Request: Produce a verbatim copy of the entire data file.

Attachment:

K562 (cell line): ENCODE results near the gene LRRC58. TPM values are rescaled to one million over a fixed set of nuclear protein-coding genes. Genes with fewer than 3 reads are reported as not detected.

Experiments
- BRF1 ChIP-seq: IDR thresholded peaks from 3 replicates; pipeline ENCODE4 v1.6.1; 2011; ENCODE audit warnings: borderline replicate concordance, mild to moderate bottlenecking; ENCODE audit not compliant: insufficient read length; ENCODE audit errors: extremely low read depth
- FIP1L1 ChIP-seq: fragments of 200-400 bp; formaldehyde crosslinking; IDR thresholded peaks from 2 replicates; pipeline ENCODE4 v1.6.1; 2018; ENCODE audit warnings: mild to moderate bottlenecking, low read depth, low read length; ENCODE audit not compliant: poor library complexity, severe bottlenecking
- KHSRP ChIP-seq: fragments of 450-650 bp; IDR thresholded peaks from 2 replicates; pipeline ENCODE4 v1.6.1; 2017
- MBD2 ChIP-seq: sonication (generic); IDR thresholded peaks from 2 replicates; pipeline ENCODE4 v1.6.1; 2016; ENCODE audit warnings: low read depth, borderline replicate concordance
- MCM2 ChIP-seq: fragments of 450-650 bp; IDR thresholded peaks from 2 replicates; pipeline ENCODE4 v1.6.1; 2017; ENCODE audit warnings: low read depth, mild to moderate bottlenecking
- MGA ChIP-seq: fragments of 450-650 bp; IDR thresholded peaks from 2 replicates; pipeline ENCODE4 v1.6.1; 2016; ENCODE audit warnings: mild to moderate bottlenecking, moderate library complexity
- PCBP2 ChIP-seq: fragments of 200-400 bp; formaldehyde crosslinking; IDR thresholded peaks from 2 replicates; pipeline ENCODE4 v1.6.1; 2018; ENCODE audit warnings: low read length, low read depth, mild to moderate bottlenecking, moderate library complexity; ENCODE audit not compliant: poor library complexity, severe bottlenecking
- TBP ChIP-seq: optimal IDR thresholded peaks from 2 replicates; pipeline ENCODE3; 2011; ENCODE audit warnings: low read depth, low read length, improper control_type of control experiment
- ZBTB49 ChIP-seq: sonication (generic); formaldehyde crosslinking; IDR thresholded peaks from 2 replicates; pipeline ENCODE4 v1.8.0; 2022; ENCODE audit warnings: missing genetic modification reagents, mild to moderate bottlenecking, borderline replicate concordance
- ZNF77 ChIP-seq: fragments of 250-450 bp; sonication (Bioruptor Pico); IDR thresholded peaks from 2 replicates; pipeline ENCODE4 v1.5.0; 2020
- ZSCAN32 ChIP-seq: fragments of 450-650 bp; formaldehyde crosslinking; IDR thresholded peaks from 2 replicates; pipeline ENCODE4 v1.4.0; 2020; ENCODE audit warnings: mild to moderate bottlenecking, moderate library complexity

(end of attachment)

K562 (cell line): ENCODE results near the gene LRRC58. TPM values are rescaled to one million over a fixed set of nuclear protein-coding genes. Genes with fewer than 3 reads are reported as not detected.

Experiments
- BRF1 ChIP-seq: IDR thresholded peaks from 3 replicates; pipeline ENCODE4 v1.6.1; 2011; ENCODE audit warnings: borderline replicate concordance, mild to moderate bottlenecking; ENCODE audit not compliant: insufficient read length; ENCODE audit errors: extremely low read depth
- FIP1L1 ChIP-seq: fragments of 200-400 bp; formaldehyde crosslinking; IDR thresholded peaks from 2 replicates; pipeline ENCODE4 v1.6.1; 2018; ENCODE audit warnings: mild to moderate bottlenecking, low read depth, low read length; ENCODE audit not compliant: poor library complexity, severe bottlenecking
- KHSRP ChIP-seq: fragments of 450-650 bp; IDR thresholded peaks from 2 replicates; pipeline ENCODE4 v1.6.1; 2017
- MBD2 ChIP-seq: sonication (generic); IDR thresholded peaks from 2 replicates; pipeline ENCODE4 v1.6.1; 2016; ENCODE audit warnings: low read depth, borderline replicate concordance
- MCM2 ChIP-seq: fragments of 450-650 bp; IDR thresholded peaks from 2 replicates; pipeline ENCODE4 v1.6.1; 2017; ENCODE audit warnings: low read depth, mild to moderate bottlenecking
- MGA ChIP-seq: fragments of 450-650 bp; IDR thresholded peaks from 2 replicates; pipeline ENCODE4 v1.6.1; 2016; ENCODE audit warnings: mild to moderate bottlenecking, moderate library complexity
- PCBP2 ChIP-seq: fragments of 200-400 bp; formaldehyde crosslinking; IDR thresholded peaks from 2 replicates; pipeline ENCODE4 v1.6.1; 2018; ENCODE audit warnings: low read length, low read depth, mild to moderate bottlenecking, moderate library complexity; ENCODE audit not compliant: poor library complexity, severe bottlenecking
- TBP ChIP-seq: optimal IDR thresholded peaks from 2 replicates; pipeline ENCODE3; 2011; ENCODE audit warnings: low read depth, low read length, improper control_type of control experiment
- ZBTB49 ChIP-seq: sonication (generic); formaldehyde crosslinking; IDR thresholded peaks from 2 replicates; pipeline ENCODE4 v1.8.0; 2022; ENCODE audit warnings: missing genetic modification reagents, mild to moderate bottlenecking, borderline replicate concordance
- ZNF77 ChIP-seq: fragments of 250-450 bp; sonication (Bioruptor Pico); IDR thresholded peaks from 2 replicates; pipeline ENCODE4 v1.5.0; 2020
- ZSCAN32 ChIP-seq: fragments of 450-650 bp; formaldehyde crosslinking; IDR thresholded peaks from 2 replicates; pipeline ENCODE4 v1.4.0; 2020; ENCODE audit warnings: mild to moderate bottlenecking, moderate library complexity